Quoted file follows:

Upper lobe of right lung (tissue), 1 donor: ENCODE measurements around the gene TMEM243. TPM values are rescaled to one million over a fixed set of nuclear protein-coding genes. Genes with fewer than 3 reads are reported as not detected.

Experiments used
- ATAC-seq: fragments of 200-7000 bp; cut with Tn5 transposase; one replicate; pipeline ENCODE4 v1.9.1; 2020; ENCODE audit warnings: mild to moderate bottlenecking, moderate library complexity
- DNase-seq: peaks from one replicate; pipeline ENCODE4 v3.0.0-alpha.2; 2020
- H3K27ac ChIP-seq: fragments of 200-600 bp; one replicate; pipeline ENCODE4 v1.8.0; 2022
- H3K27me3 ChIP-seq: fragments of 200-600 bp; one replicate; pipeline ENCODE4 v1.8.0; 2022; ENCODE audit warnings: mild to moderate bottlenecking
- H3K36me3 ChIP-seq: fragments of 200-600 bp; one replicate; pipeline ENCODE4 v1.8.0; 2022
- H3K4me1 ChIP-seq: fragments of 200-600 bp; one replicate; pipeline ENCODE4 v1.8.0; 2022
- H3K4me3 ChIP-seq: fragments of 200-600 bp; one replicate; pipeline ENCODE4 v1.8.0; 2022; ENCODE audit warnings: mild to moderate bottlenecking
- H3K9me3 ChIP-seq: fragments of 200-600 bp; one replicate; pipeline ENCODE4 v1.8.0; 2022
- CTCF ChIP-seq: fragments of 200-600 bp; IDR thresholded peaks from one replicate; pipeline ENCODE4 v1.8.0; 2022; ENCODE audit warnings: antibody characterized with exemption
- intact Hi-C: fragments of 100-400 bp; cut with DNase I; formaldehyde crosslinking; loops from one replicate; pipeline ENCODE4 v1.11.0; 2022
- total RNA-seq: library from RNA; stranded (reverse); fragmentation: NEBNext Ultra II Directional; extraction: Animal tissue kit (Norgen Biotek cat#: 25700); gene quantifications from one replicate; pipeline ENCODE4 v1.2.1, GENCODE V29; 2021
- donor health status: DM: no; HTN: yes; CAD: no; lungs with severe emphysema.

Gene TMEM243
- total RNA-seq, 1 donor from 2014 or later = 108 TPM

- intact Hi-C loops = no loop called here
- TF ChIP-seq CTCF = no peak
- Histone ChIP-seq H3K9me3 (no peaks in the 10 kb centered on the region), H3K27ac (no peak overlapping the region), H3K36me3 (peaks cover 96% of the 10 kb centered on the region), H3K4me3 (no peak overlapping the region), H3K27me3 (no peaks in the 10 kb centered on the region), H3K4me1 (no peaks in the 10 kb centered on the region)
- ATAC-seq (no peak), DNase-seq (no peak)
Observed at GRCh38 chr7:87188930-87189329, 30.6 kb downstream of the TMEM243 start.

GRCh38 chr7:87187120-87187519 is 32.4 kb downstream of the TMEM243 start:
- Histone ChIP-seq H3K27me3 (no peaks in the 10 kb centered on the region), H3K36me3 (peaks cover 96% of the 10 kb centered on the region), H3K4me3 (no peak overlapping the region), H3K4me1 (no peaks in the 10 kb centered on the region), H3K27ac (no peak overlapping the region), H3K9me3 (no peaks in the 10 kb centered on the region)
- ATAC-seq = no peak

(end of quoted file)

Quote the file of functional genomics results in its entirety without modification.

Upper lobe of right lung (tissue), 1 donor: ENCODE measurements around the gene TMEM243. TPM values are rescaled to one million over a fixed set of nuclear protein-coding genes. Genes with fewer than 3 reads are reported as not detected.

Experiments used
- ATAC-seq: fragments of 200-7000 bp; cut with Tn5 transposase; one replicate; pipeline ENCODE4 v1.9.1; 2020; ENCODE audit warnings: mild to moderate bottlenecking, moderate library complexity
- DNase-seq: peaks from one replicate; pipeline ENCODE4 v3.0.0-alpha.2; 2020
- H3K27ac ChIP-seq: fragments of 200-600 bp; one replicate; pipeline ENCODE4 v1.8.0; 2022
- H3K27me3 ChIP-seq: fragments of 200-600 bp; one replicate; pipeline ENCODE4 v1.8.0; 2022; ENCODE audit warnings: mild to moderate bottlenecking
- H3K36me3 ChIP-seq: fragments of 200-600 bp; one replicate; pipeline ENCODE4 v1.8.0; 2022
- H3K4me1 ChIP-seq: fragments of 200-600 bp; one replicate; pipeline ENCODE4 v1.8.0; 2022
- H3K4me3 ChIP-seq: fragments of 200-600 bp; one replicate; pipeline ENCODE4 v1.8.0; 2022; ENCODE audit warnings: mild to moderate bottlenecking
- H3K9me3 ChIP-seq: fragments of 200-600 bp; one replicate; pipeline ENCODE4 v1.8.0; 2022
- CTCF ChIP-seq: fragments of 200-600 bp; IDR thresholded peaks from one replicate; pipeline ENCODE4 v1.8.0; 2022; ENCODE audit warnings: antibody characterized with exemption
- intact Hi-C: fragments of 100-400 bp; cut with DNase I; formaldehyde crosslinking; loops from one replicate; pipeline ENCODE4 v1.11.0; 2022
- total RNA-seq: library from RNA; stranded (reverse); fragmentation: NEBNext Ultra II Directional; extraction: Animal tissue kit (Norgen Biotek cat#: 25700); gene quantifications from one replicate; pipeline ENCODE4 v1.2.1, GENCODE V29; 2021
- donor health status: DM: no; HTN: yes; CAD: no; lungs with severe emphysema.

Gene TMEM243
- total RNA-seq, 1 donor from 2014 or later = 108 TPM

- intact Hi-C loops = no loop called here
- TF ChIP-seq CTCF = no peak
- Histone ChIP-seq H3K9me3 (no peaks in the 10 kb centered on the region), H3K27ac (no peak overlapping the region), H3K36me3 (peaks cover 96% of the 10 kb centered on the region), H3K4me3 (no peak overlapping the region), H3K27me3 (no peaks in the 10 kb centered on the region), H3K4me1 (no peaks in the 10 kb centered on the region)
- ATAC-seq (no peak), DNase-seq (no peak)
Observed at GRCh38 chr7:87188930-87189329, 30.6 kb downstream of the TMEM243 start.

GRCh38 chr7:87187120-87187519 is 32.4 kb downstream of the TMEM243 start:
- Histone ChIP-seq H3K27me3 (no peaks in the 10 kb centered on the region), H3K36me3 (peaks cover 96% of the 10 kb centered on the region), H3K4me3 (no peak overlapping the region), H3K4me1 (no peaks in the 10 kb centered on the region), H3K27ac (no peak overlapping the region), H3K9me3 (no peaks in the 10 kb centered on the region)
- ATAC-seq = no peak